The sensing principle of detectors 52 and 57 is that of magneto resistance. Thin films of 81/19 NiFe are located in the gaps of structures 51 and 56 so that the plane of the films are perpendicular to the large magnetic field at those points. Because the plane of the film is perpendicular to the large field, this field is not detected and the sensors can respond to the very small magnetic field emanating from the Documents with excellent signal to noise ratio. The other sensors 53 and 58 of FIG. 5 are also magneto-resistive sensors in the preferred embodiment.
While the invention has been described with particular reference to a preferred embodiment, it will be understood by those skilled in the art that various changes may be made and equivalents may be substituted for elements of the preferred embodiment without departing from invention. In addition, many modifications may be made to adapt to a particular situation and material to a teaching of the invention without departing from the essential teachings of the present invention. For example, while the verification of common documents printed with mildly magnetic inks has been emphasized, it will be clear that this technique can be applied to any magnetic layer.
As is evident from the foregoing description, certain aspects of the invention are not limited to the particular details of the example illustrated, and it is therefore contemplated that other modifications and applications will occur to those skilled in the art. It is accordingly intended that the claims shall cover all such modifications and applications as do not depart from the true spirit and scope of the invention.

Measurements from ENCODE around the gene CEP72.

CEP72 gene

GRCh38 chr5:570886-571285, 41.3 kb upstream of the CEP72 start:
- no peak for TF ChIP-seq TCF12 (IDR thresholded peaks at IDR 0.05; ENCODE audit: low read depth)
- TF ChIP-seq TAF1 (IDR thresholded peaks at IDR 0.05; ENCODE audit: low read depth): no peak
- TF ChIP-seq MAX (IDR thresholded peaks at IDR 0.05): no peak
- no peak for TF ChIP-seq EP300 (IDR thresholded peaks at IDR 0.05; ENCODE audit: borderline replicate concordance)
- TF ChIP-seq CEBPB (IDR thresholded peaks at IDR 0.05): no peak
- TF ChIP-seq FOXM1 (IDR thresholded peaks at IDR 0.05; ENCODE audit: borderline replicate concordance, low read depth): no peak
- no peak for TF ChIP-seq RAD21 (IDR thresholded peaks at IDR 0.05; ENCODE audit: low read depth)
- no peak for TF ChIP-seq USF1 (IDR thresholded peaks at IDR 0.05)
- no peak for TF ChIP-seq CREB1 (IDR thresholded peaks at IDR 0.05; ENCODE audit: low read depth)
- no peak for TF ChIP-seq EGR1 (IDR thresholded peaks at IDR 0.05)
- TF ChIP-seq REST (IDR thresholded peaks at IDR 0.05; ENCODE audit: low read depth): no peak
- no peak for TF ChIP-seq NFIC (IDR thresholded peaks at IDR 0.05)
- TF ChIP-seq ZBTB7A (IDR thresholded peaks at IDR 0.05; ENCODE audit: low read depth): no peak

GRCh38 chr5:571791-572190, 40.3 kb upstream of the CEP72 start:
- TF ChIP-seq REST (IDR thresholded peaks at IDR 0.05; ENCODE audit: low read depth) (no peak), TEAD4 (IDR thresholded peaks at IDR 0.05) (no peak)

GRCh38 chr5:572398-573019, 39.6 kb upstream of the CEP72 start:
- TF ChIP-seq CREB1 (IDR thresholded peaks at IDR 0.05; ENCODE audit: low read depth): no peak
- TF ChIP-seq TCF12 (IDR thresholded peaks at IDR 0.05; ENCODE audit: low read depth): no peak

11 Common printed document--printed with magnetic ink
15 high frequency erase head
16 non-saturation magnetic field record head
17 non-saturation magnetic field read head
18 saturation magnetic field record head
19 saturation magnetic field read head
20 hysteresis loop
21 magnetization in the magnetic layer after application of the erase field
22 magnetization in the magnetic layer relative to the hysteresis loop during application of the 80% of the saturation magnetic field
23 remanence magnetization in the magnetic layer after removal of the 80% of saturation field
24 magnetization in the magnetic layer during application of a saturation magnetic field
25 remanence magnetization after removal of the saturation field
31 saturation record head
32 saturation read head
33 non-saturation record head
34 non-saturation read head
40 hysteresis loop of the magnetic layer
41 magnetization during application of the saturation field
42 remanence after removal of the saturation field
43 magnetization during application of -60% of non-saturation field
44 remanence magnetization after removal of the 60% of non-saturation field
50 first combined head
51 saturation field producing elements
51A permanent magnet
52 saturation in field sensor
53 saturation field remanence sensor
55 second combined head
56 non-saturation field producing elements
56B permanent magnet
57 non-saturation in field sensor
58 non-saturation field remanence sensor